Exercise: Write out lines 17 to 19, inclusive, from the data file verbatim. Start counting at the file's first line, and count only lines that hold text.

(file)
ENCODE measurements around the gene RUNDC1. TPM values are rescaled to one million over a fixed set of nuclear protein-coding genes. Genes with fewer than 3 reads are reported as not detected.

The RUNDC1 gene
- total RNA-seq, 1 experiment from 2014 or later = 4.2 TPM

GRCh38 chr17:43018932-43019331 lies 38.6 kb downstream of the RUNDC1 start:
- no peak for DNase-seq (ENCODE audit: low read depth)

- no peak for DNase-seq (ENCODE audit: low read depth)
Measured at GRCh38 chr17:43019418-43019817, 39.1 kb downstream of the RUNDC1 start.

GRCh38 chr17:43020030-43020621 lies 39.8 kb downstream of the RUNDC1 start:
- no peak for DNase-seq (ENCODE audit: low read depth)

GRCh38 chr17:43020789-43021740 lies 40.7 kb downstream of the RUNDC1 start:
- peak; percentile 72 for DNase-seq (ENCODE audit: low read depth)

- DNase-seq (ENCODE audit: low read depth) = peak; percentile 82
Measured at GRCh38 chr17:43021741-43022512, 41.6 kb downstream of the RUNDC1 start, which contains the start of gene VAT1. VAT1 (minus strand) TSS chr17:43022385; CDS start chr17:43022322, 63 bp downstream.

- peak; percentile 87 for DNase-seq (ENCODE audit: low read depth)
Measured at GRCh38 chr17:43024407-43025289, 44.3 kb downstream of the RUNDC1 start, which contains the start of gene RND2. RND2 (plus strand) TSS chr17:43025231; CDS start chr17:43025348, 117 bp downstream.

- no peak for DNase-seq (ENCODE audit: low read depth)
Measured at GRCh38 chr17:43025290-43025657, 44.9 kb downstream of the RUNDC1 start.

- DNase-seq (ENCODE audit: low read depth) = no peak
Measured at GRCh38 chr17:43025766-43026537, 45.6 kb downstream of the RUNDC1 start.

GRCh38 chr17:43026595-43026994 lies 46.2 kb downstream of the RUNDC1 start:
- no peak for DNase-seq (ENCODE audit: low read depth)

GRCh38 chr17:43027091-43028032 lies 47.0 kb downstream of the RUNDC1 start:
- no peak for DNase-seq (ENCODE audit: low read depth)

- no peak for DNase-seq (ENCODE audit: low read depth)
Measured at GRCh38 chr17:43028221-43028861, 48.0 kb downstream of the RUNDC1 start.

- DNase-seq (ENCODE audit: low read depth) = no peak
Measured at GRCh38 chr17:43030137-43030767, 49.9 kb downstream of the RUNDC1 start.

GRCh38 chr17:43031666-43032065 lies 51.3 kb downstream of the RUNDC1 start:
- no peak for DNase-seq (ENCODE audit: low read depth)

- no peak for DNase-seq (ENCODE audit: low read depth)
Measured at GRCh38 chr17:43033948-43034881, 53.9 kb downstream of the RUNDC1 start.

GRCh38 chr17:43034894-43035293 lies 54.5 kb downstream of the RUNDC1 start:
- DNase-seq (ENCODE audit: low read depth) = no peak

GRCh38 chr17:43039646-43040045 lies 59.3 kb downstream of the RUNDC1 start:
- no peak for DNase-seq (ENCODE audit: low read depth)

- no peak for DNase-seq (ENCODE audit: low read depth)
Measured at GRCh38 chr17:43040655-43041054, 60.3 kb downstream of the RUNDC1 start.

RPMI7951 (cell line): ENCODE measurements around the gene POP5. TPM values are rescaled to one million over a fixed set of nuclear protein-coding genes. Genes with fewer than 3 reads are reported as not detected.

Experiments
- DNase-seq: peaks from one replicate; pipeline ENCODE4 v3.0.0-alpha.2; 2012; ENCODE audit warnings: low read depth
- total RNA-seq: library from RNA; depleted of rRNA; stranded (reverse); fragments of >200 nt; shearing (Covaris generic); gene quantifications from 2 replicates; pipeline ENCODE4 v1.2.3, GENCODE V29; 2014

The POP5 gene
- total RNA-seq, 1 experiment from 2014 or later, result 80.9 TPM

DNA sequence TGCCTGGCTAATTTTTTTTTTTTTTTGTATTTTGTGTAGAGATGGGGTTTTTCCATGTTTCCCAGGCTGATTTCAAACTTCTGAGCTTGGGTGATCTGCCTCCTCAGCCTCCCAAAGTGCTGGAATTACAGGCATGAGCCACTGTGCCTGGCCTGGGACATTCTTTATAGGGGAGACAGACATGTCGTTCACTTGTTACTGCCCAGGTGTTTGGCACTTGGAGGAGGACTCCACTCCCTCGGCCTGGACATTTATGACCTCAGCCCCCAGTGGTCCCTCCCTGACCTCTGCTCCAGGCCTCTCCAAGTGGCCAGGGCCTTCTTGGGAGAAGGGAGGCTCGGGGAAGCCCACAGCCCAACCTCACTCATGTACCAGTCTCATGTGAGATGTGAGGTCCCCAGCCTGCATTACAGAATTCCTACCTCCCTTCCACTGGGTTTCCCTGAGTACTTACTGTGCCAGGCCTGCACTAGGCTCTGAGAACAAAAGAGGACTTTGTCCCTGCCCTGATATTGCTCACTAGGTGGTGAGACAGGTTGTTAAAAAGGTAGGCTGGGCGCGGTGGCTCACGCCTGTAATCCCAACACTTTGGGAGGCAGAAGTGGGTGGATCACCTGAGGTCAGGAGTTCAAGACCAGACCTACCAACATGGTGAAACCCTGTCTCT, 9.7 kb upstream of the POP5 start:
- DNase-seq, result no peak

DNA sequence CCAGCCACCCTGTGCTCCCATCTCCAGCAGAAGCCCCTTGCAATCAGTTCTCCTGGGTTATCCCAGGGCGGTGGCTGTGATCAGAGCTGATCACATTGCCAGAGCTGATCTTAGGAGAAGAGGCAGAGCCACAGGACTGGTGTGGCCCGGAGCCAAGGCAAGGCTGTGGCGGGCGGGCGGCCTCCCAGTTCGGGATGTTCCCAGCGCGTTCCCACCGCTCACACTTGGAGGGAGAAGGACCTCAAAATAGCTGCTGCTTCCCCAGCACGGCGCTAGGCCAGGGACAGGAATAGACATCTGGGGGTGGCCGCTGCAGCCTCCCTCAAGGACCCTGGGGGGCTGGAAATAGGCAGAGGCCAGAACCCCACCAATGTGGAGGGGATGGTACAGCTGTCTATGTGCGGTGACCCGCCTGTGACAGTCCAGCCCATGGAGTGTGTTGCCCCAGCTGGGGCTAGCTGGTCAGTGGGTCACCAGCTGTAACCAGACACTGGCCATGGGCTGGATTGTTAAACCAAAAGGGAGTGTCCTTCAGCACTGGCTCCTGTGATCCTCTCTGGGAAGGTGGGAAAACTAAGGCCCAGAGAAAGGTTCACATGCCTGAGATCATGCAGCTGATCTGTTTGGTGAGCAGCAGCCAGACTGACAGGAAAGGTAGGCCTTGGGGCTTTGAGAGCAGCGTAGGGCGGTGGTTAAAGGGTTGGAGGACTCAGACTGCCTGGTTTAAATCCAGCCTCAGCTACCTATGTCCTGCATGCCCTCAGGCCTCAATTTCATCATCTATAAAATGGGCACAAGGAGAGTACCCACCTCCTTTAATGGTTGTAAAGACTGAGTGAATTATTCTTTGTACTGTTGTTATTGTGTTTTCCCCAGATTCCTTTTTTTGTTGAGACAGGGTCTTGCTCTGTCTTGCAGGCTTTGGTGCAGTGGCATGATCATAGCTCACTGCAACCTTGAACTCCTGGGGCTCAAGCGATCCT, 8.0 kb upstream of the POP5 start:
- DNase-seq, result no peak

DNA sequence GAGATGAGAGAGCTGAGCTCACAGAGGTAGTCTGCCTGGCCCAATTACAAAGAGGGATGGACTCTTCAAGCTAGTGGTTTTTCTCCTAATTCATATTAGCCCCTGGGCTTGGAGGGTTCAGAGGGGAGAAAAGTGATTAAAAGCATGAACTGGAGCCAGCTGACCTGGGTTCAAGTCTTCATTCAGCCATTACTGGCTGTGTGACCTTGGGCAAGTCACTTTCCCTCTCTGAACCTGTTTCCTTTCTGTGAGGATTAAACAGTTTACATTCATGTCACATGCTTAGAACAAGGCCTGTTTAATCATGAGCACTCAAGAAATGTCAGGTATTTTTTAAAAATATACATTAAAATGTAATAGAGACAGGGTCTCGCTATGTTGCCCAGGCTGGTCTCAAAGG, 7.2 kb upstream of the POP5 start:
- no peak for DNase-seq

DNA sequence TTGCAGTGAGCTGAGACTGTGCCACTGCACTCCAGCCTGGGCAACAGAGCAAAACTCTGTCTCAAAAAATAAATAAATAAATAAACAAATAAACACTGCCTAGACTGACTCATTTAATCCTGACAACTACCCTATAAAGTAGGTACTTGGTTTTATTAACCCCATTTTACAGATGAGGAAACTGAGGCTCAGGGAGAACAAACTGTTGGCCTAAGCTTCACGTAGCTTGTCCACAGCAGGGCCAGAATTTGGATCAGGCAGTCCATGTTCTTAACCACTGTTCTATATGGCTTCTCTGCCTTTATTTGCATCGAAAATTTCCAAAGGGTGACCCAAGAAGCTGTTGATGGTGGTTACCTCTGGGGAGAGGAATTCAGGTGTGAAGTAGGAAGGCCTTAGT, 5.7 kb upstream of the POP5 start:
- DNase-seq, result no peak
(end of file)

Measured at GRCh38 chr17:43025290-43025657, 44.9 kb downstream of the RUNDC1 start.

- DNase-seq (ENCODE audit: low read depth) = no peak
Measured at GRCh38 chr17:43025766-43026537, 45.6 kb downstream of the RUNDC1 start.